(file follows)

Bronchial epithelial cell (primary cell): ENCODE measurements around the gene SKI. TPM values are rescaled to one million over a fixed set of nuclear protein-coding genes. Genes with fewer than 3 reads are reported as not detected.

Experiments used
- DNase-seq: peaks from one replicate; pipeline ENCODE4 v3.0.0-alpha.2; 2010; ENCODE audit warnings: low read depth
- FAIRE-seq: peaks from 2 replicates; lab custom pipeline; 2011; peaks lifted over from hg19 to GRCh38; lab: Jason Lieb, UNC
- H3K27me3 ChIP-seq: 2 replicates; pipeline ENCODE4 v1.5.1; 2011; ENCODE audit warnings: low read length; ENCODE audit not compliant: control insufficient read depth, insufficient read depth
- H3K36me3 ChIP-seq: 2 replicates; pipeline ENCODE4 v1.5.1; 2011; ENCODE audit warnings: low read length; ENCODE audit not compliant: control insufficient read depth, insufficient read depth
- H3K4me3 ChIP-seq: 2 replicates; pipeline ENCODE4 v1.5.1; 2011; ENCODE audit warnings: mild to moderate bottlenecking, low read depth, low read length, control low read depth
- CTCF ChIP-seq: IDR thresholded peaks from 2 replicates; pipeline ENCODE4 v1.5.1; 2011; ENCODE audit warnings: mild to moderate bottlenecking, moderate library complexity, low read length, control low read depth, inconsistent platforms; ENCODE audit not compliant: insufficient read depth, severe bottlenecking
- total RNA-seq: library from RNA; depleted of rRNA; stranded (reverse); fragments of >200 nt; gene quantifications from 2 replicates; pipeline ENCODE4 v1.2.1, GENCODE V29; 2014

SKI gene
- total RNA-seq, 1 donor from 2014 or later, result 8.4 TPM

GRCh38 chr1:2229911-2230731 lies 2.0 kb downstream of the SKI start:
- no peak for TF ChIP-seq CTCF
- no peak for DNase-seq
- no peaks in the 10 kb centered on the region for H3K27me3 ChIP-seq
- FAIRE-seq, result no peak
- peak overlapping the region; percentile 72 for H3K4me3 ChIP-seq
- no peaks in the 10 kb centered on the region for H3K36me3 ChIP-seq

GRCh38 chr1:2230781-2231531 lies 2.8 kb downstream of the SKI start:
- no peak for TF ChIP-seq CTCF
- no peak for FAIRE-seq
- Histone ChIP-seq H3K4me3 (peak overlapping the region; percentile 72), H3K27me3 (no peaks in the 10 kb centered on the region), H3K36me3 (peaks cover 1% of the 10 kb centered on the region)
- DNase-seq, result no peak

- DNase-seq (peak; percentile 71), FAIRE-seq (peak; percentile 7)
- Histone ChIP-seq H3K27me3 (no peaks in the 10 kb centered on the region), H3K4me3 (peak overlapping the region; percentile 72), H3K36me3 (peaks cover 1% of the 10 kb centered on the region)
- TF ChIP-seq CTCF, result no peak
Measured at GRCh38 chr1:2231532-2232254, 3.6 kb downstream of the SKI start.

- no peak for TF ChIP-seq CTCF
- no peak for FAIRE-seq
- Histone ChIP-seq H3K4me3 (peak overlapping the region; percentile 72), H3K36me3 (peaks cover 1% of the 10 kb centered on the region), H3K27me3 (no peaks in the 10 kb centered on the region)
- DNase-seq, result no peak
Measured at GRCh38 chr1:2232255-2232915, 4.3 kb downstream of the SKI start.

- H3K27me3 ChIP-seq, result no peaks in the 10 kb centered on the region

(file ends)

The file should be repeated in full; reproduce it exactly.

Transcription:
Bronchial epithelial cell (primary cell): ENCODE measurements around the gene SKI. TPM values are rescaled to one million over a fixed set of nuclear protein-coding genes. Genes with fewer than 3 reads are reported as not detected.

Experiments used
- DNase-seq: peaks from one replicate; pipeline ENCODE4 v3.0.0-alpha.2; 2010; ENCODE audit warnings: low read depth
- FAIRE-seq: peaks from 2 replicates; lab custom pipeline; 2011; peaks lifted over from hg19 to GRCh38; lab: Jason Lieb, UNC
- H3K27me3 ChIP-seq: 2 replicates; pipeline ENCODE4 v1.5.1; 2011; ENCODE audit warnings: low read length; ENCODE audit not compliant: control insufficient read depth, insufficient read depth
- H3K36me3 ChIP-seq: 2 replicates; pipeline ENCODE4 v1.5.1; 2011; ENCODE audit warnings: low read length; ENCODE audit not compliant: control insufficient read depth, insufficient read depth
- H3K4me3 ChIP-seq: 2 replicates; pipeline ENCODE4 v1.5.1; 2011; ENCODE audit warnings: mild to moderate bottlenecking, low read depth, low read length, control low read depth
- CTCF ChIP-seq: IDR thresholded peaks from 2 replicates; pipeline ENCODE4 v1.5.1; 2011; ENCODE audit warnings: mild to moderate bottlenecking, moderate library complexity, low read length, control low read depth, inconsistent platforms; ENCODE audit not compliant: insufficient read depth, severe bottlenecking
- total RNA-seq: library from RNA; depleted of rRNA; stranded (reverse); fragments of >200 nt; gene quantifications from 2 replicates; pipeline ENCODE4 v1.2.1, GENCODE V29; 2014

SKI gene
- total RNA-seq, 1 donor from 2014 or later, result 8.4 TPM

GRCh38 chr1:2229911-2230731 lies 2.0 kb downstream of the SKI start:
- no peak for TF ChIP-seq CTCF
- no peak for DNase-seq
- no peaks in the 10 kb centered on the region for H3K27me3 ChIP-seq
- FAIRE-seq, result no peak
- peak overlapping the region; percentile 72 for H3K4me3 ChIP-seq
- no peaks in the 10 kb centered on the region for H3K36me3 ChIP-seq

GRCh38 chr1:2230781-2231531 lies 2.8 kb downstream of the SKI start:
- no peak for TF ChIP-seq CTCF
- no peak for FAIRE-seq
- Histone ChIP-seq H3K4me3 (peak overlapping the region; percentile 72), H3K27me3 (no peaks in the 10 kb centered on the region), H3K36me3 (peaks cover 1% of the 10 kb centered on the region)
- DNase-seq, result no peak

- DNase-seq (peak; percentile 71), FAIRE-seq (peak; percentile 7)
- Histone ChIP-seq H3K27me3 (no peaks in the 10 kb centered on the region), H3K4me3 (peak overlapping the region; percentile 72), H3K36me3 (peaks cover 1% of the 10 kb centered on the region)
- TF ChIP-seq CTCF, result no peak
Measured at GRCh38 chr1:2231532-2232254, 3.6 kb downstream of the SKI start.

- no peak for TF ChIP-seq CTCF
- no peak for FAIRE-seq
- Histone ChIP-seq H3K4me3 (peak overlapping the region; percentile 72), H3K36me3 (peaks cover 1% of the 10 kb centered on the region), H3K27me3 (no peaks in the 10 kb centered on the region)
- DNase-seq, result no peak
Measured at GRCh38 chr1:2232255-2232915, 4.3 kb downstream of the SKI start.

- H3K27me3 ChIP-seq, result no peaks in the 10 kb centered on the region